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In his Introduction to Faces ef Islam, Kenneth Harrow refers to Clifford Geertz's elaboration of three forms of lslam that he observed in Morocco.The first was based upon a cultic veneration of dead saints and those in a patrilinear descent (the "siyyid complex"); the second was centered around individual holy men, marabou ts, and their set of practices (the" zawiya complex"); and the third was focused on the "royal assumption of sacred power assured through descent in the Prophet's line" (Harrow 1991, 6).This last form Geertz called the "maxzen complex" (Geertz 1968, 49-53).While it can be reasonably argued that Driss ChraÏbi's many novels focus almost obsessively on characters whose identity as Muslims is foregrounded, the sociological, or even theological, distinctions that Geertz observes are not central to the novelist's concerns. On the other hand, Harrow goes on to observe that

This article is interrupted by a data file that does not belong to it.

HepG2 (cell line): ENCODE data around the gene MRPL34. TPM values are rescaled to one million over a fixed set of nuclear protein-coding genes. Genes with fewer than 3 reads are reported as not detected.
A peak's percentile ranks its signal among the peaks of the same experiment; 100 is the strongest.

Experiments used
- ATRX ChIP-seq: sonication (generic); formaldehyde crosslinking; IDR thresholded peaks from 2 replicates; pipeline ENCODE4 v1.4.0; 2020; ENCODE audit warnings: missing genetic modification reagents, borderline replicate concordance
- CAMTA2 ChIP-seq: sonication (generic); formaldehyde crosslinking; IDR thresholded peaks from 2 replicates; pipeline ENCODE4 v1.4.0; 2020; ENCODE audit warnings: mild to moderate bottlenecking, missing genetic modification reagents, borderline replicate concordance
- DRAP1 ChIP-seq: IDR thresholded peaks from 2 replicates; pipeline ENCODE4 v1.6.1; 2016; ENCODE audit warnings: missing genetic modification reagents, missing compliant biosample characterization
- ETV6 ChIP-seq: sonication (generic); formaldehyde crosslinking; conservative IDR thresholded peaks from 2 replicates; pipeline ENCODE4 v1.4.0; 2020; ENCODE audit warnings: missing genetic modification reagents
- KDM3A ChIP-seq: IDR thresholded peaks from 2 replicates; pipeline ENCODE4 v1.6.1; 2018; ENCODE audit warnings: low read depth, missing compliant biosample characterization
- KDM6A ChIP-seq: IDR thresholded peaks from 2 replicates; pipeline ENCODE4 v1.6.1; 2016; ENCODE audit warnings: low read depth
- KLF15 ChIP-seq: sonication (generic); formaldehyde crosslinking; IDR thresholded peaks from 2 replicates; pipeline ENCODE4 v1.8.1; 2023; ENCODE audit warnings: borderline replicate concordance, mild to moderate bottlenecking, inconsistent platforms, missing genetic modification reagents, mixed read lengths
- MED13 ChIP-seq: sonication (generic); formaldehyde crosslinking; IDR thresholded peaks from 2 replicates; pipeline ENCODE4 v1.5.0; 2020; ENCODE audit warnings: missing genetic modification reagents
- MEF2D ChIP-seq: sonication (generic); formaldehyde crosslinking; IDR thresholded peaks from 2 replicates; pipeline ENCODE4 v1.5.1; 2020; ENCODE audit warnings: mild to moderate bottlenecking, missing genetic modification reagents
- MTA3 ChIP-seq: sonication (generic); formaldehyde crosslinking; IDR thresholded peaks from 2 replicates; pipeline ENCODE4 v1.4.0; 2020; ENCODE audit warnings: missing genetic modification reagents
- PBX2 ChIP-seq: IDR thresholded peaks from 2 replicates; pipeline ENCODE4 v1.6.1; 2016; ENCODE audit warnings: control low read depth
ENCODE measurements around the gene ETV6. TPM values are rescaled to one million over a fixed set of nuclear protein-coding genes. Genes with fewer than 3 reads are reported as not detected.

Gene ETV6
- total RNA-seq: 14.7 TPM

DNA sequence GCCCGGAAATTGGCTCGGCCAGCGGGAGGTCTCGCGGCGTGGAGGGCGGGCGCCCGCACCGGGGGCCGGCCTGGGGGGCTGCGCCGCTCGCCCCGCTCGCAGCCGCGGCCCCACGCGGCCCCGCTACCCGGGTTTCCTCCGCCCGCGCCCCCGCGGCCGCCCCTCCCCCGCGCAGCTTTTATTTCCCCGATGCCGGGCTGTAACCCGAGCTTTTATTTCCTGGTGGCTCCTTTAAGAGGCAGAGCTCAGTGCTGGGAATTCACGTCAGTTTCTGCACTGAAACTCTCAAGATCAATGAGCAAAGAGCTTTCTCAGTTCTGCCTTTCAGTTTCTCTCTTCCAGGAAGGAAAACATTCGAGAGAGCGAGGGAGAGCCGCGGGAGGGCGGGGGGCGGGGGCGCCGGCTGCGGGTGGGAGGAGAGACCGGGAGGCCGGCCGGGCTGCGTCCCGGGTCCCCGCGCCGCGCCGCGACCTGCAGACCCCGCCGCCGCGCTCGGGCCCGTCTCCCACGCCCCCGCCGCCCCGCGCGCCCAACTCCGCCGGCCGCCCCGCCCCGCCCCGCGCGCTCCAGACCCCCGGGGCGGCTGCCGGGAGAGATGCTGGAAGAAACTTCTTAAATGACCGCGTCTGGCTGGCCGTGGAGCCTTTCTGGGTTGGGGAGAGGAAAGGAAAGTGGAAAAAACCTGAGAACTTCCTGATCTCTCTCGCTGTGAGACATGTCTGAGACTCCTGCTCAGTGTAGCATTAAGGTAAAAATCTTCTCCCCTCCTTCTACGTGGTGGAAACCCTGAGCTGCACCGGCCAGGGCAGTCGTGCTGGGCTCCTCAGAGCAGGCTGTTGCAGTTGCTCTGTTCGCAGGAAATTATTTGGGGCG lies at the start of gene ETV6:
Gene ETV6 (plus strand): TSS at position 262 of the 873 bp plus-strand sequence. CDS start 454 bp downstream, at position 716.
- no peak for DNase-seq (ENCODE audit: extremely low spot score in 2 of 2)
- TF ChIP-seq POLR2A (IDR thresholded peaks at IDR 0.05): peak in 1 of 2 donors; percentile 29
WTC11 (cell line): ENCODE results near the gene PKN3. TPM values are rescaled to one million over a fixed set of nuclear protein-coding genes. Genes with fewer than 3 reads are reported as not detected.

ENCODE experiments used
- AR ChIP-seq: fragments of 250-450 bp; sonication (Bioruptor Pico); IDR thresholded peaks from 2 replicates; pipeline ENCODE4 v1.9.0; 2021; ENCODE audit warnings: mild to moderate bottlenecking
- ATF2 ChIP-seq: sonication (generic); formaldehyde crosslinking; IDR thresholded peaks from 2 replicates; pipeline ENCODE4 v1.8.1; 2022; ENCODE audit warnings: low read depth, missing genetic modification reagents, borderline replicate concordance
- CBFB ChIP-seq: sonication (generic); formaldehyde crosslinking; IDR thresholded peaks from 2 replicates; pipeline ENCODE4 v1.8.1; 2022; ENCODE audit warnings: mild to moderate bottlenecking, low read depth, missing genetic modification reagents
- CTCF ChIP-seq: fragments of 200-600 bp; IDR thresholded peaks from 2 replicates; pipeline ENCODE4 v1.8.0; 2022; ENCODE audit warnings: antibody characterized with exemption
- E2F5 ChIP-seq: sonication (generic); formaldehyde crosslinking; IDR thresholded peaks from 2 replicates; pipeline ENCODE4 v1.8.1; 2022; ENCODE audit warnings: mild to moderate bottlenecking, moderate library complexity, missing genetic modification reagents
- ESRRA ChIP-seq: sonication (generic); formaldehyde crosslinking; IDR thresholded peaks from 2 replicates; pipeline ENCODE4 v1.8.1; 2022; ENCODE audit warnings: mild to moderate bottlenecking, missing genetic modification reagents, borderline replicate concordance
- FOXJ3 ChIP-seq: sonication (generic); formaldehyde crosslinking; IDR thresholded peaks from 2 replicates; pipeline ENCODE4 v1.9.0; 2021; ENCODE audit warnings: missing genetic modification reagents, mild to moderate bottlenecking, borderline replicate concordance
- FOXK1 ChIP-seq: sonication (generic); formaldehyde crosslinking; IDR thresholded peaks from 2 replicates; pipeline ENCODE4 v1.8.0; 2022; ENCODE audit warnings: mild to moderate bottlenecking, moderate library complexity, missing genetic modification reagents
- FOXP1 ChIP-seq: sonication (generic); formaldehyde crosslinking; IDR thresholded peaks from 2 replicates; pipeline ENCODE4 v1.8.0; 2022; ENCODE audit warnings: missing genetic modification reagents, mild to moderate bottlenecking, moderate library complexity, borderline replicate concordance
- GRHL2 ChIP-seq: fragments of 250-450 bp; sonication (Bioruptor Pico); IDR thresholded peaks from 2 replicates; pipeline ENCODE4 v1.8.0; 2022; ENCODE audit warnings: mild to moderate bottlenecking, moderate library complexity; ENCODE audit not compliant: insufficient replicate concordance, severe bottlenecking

as concerns Islam in Africa, and its subsequent literary expression, what occurred was a series of adaptations in which Islam came to occupy increasingly important spaces in the lives of va rio us people-psycho logical spaces, govern ing first the territory of the mind, at times motivated by economic or other self-interested concerns, and then larger, external spaces of an increasingly political and social nature (Harrow 1991, 7- 8).

This chapter will argue that Driss ChraÏbi , while no clear exponent of Islamic doctrine, follows Harrow's pattern to a tee. His whole adult life continues to be a journey of self-discovery that centers around his place in the religion of his birth.

Chapter of

The Marabout & The Muse: New Approaches to Islam in African Literature


Kenneth W. Harrow


Copyright @ John C. Hawley.



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